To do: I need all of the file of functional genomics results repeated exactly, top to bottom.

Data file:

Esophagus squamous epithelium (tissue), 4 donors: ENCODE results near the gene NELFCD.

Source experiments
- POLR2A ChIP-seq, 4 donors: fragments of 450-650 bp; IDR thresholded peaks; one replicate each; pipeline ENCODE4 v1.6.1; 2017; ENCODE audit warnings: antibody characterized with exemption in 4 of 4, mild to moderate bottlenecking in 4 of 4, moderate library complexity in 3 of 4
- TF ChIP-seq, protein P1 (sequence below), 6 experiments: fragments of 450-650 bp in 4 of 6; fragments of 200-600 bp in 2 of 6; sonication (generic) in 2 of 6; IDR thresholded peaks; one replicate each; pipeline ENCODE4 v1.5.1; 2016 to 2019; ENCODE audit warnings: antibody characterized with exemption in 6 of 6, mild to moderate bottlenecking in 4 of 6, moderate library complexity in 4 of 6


Esophagus squamous epithelium (tissue), 4 donors: ENCODE results near the gene NELFCD.

Source experiments
- POLR2A ChIP-seq, 4 donors: fragments of 450-650 bp; IDR thresholded peaks; one replicate each; pipeline ENCODE4 v1.6.1; 2017; ENCODE audit warnings: antibody characterized with exemption in 4 of 4, mild to moderate bottlenecking in 4 of 4, moderate library complexity in 3 of 4
- TF ChIP-seq, protein P1 (sequence below), 6 experiments: fragments of 450-650 bp in 4 of 6; fragments of 200-600 bp in 2 of 6; sonication (generic) in 2 of 6; IDR thresholded peaks; one replicate each; pipeline ENCODE4 v1.5.1; 2016 to 2019; ENCODE audit warnings: antibody characterized with exemption in 6 of 6, mild to moderate bottlenecking in 4 of 6, moderate library complexity in 4 of 6